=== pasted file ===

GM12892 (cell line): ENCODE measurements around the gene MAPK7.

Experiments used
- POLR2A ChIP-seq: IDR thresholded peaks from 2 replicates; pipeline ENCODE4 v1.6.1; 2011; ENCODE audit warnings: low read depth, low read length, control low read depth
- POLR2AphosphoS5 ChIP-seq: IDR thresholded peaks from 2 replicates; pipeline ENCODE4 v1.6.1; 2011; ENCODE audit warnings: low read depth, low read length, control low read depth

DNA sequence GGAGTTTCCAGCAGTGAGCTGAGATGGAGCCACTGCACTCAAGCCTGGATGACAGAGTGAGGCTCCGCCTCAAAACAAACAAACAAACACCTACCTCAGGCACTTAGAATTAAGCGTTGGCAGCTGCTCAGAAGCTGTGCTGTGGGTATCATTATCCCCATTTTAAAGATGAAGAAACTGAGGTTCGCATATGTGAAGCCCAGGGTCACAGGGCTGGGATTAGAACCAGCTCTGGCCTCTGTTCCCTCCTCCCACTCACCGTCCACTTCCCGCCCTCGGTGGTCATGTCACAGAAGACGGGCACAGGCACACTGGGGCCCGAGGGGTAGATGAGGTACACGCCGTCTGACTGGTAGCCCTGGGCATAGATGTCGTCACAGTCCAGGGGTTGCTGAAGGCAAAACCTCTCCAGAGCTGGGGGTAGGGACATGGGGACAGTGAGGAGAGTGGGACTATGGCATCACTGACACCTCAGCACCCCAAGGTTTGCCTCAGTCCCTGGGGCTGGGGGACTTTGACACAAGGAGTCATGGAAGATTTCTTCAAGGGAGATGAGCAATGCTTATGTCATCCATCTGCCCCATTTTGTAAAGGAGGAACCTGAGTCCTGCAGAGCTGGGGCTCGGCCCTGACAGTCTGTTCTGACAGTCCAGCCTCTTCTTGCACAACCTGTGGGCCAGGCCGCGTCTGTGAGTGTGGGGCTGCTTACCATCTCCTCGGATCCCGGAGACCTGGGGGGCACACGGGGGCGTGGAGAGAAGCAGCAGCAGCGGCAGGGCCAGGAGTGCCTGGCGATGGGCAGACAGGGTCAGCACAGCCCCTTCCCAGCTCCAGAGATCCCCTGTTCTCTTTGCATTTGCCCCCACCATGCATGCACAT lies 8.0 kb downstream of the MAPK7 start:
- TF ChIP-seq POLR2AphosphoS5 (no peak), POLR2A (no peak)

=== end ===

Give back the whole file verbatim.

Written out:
GM12892 (cell line): ENCODE measurements around the gene MAPK7.

Experiments used
- POLR2A ChIP-seq: IDR thresholded peaks from 2 replicates; pipeline ENCODE4 v1.6.1; 2011; ENCODE audit warnings: low read depth, low read length, control low read depth
- POLR2AphosphoS5 ChIP-seq: IDR thresholded peaks from 2 replicates; pipeline ENCODE4 v1.6.1; 2011; ENCODE audit warnings: low read depth, low read length, control low read depth

DNA sequence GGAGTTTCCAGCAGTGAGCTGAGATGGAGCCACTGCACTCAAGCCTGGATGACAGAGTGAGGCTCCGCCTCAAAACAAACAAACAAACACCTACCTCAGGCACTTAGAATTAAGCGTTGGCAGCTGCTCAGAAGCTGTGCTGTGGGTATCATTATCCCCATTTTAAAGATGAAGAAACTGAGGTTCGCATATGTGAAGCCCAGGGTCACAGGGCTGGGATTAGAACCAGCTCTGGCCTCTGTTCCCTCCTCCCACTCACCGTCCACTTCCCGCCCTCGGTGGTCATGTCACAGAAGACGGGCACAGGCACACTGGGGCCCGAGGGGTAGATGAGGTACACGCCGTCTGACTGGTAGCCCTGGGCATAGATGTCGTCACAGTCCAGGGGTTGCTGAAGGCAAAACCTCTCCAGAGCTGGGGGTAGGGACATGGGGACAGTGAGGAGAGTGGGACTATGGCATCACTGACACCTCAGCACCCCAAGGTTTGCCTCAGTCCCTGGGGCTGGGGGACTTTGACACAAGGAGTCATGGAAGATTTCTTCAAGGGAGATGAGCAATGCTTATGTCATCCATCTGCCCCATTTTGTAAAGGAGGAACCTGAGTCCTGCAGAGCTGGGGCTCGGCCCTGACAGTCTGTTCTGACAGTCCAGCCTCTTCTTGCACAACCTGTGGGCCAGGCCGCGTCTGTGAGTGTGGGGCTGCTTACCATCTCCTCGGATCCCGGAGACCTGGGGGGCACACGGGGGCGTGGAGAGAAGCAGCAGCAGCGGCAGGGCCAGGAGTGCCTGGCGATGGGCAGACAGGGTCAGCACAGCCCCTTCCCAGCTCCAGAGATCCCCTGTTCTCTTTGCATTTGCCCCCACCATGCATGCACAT lies 8.0 kb downstream of the MAPK7 start:
- TF ChIP-seq POLR2AphosphoS5 (no peak), POLR2A (no peak)